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Financial CHOICE Act clears House of Representatives

Thursday, the U.S. House of Representatives passed H.R. 10, the Financial CHOICE Act, on a party-line vote in which only one Republican voted with the Democrats to oppose the bill. No Democrats voted to approve the bill.

The actual vote was 233-186, and all five Oklahoma Representatives voted in favor of the bill. As originally introduced by House Financial Services Committee Chairman Jeb Hensarling (R-Texas), the roughly 600-page bill represents Hensarling's effort to “repeal and replace” Dodd-Frank.   

Included in the CHOICE Act are several provisions your OBA supports:

  • Develop a process to provide more “tailored” supervision of banks by federal banking regulators, based on an institution's risk profile and business model rather than some arbitrary “cap” of $5 billion or $10 billion;
  • Qualified Mortgage safe harbor treatment is provide for mortgage loans originated and retained by the bank;
  • The most controversial provision appears to be the so-called “regulatory off-ramp” for larger institutions if those institutions maintain a 10 percent non-risk weighted leverage ratio.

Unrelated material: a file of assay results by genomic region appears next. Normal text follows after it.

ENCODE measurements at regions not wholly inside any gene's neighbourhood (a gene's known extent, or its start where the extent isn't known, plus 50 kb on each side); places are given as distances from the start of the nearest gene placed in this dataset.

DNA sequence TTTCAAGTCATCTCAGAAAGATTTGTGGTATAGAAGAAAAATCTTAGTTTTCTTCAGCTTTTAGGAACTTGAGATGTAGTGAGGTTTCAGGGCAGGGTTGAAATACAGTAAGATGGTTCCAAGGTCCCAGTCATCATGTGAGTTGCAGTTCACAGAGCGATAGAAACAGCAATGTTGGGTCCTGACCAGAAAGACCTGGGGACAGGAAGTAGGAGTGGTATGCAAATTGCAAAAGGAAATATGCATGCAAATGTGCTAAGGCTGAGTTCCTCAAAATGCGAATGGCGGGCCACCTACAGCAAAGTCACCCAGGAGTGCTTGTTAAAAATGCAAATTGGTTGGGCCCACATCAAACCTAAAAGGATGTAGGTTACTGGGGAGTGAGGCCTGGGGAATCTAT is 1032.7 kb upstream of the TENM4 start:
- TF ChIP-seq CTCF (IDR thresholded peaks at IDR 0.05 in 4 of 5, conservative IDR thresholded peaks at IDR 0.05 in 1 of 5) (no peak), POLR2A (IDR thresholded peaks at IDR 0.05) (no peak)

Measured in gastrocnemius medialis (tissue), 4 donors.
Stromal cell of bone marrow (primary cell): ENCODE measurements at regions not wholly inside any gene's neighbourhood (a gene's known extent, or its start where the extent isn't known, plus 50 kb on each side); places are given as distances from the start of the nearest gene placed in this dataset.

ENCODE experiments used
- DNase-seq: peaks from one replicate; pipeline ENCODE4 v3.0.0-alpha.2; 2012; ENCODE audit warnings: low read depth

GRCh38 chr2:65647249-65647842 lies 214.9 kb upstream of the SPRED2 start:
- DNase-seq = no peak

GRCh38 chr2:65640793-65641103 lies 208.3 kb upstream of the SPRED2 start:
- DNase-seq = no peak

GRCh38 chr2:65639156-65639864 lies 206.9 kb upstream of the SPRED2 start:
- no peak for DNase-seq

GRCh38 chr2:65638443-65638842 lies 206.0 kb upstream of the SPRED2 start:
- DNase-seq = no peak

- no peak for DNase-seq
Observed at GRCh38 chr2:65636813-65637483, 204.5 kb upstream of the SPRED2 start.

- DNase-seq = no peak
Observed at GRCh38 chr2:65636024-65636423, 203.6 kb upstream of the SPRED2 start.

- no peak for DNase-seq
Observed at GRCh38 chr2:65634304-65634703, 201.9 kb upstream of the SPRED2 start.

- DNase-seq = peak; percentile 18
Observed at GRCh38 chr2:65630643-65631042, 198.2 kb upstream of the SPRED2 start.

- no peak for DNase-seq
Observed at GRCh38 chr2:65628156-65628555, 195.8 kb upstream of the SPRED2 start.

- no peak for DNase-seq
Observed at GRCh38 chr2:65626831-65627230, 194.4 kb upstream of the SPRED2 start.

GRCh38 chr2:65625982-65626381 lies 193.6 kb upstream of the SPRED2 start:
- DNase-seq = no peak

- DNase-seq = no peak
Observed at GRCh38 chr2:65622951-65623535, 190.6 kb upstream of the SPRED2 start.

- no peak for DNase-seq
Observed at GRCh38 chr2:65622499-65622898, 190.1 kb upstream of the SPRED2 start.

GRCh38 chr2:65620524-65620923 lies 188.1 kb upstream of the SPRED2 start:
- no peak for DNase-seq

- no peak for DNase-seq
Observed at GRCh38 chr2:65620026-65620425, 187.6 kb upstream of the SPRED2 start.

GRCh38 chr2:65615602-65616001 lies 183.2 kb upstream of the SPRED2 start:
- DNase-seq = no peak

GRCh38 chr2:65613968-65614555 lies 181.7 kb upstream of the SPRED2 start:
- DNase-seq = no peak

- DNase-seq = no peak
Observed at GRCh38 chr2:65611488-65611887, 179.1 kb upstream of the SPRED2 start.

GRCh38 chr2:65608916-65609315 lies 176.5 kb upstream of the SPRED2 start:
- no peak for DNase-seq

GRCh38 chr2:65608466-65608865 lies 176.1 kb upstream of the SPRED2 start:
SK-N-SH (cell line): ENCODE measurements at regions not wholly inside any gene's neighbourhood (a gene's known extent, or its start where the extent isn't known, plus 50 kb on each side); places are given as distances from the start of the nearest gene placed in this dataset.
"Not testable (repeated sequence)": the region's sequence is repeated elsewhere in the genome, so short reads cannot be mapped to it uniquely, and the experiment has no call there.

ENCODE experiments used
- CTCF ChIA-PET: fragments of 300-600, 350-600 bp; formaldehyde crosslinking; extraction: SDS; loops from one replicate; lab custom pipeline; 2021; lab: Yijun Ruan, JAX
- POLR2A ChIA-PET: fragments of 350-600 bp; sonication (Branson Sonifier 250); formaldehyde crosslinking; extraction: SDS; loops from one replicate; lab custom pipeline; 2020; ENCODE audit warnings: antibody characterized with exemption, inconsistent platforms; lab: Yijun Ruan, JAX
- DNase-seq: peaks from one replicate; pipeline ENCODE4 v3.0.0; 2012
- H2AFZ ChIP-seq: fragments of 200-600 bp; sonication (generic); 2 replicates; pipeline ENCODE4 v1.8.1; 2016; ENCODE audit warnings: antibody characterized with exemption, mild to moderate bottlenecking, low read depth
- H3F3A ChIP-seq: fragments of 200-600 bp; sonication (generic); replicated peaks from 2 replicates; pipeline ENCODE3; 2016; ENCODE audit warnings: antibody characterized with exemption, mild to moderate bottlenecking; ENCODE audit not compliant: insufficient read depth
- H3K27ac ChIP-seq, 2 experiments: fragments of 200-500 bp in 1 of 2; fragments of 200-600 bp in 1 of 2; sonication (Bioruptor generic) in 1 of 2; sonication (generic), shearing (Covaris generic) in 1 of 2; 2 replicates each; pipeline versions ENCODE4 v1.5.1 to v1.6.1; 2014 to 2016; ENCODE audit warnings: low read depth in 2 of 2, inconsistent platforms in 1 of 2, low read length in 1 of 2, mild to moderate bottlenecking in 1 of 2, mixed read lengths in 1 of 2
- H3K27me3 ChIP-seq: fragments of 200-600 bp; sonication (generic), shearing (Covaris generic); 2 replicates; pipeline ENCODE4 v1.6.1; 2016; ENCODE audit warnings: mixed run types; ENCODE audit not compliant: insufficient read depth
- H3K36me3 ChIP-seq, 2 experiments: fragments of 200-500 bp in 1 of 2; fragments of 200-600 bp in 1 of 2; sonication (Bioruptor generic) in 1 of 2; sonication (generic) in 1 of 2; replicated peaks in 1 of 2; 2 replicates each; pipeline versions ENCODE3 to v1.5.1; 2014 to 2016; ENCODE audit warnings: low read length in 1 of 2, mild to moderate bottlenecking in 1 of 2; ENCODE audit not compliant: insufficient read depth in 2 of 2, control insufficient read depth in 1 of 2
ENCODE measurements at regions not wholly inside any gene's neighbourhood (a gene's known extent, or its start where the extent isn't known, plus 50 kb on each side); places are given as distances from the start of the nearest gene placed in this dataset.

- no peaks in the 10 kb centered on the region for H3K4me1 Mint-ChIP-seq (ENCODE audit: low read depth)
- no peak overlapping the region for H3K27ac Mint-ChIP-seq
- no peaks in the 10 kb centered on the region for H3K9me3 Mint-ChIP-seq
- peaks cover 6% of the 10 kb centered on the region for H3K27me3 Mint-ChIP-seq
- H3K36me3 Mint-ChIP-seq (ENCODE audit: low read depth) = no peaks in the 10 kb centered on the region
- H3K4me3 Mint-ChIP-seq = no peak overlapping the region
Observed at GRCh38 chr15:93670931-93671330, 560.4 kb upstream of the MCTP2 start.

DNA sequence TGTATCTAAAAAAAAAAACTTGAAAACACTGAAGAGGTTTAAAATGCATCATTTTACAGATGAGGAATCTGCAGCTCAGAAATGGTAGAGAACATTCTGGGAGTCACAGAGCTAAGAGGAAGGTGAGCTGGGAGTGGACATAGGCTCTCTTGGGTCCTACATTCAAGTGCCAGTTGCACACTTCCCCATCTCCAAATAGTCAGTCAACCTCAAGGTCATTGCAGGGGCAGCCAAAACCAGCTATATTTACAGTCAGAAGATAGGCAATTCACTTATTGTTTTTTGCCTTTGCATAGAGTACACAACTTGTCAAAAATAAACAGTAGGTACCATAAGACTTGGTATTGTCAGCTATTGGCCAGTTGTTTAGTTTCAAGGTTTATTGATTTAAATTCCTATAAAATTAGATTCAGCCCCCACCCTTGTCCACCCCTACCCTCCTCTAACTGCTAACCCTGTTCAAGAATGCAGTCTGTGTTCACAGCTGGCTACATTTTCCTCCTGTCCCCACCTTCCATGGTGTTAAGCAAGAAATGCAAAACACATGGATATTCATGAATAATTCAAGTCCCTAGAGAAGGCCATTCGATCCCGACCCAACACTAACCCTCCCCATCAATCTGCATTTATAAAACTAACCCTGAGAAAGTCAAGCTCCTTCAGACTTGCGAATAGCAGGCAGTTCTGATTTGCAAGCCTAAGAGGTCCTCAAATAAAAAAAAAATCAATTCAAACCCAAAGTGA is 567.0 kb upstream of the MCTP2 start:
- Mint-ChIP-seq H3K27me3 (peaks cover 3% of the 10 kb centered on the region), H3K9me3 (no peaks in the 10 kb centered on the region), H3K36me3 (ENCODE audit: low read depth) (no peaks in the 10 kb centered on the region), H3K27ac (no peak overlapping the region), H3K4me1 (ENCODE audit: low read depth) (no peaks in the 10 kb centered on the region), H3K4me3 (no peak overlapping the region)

• Mandates certain changes to the structure of the Consumer Financial Protection Bureau:
    • Renaming the Agency, the Consumer Law Enforcement Agency;
    • Strips the CFPB's examination authority and eliminates the Bureau's authority to enforce allegations of “UDAAP” violations.
  • The measure also repeals DFA's Orderly Liquidation Authority and creates a new bankruptcy statute to facilitate the failure of a large, complex financial institution.

“House leadership stripped out a provision that would have repealed the Durbin Amendment dealing with price controls on interchange fees,” OBA President and Roger Beverage said. “Bankers tried to make the case for greed on the part of big retailers, but to no avail. The fact is the retail constituents outnumbered bankers by about 10-1.”

The bill now moves to the Senate where it will be dramatically changed.  Massachusetts Sen. Elizabeth Warren is the “gatekeeper” for Democrats on the Senate Banking Committee. There are some who support many of the provisions contained in H.R. 10, but the bill itself is likely to be ignored.

“Sen. Warren has said on many, many occasions she supports community bank efforts to get some regulatory relief for these banks and their customers,” Beverage said.  “So far I haven't seen any actions that would reinforce her very early statements and before she was elected to the Senate. I guess we'll just have to wait and see.

“I am encouraged by the fact that there are five Senate Democrats who have either co-introduced or have co-sponsored S. 1102, the CLEAR Relief Act of 2017. If those five Democrats remain committed to community bank regulatory reform, there's a real shot we can get something done yet this year.  We only need three more Democrats, and I'm hoping Senator Warren is one of those three.”

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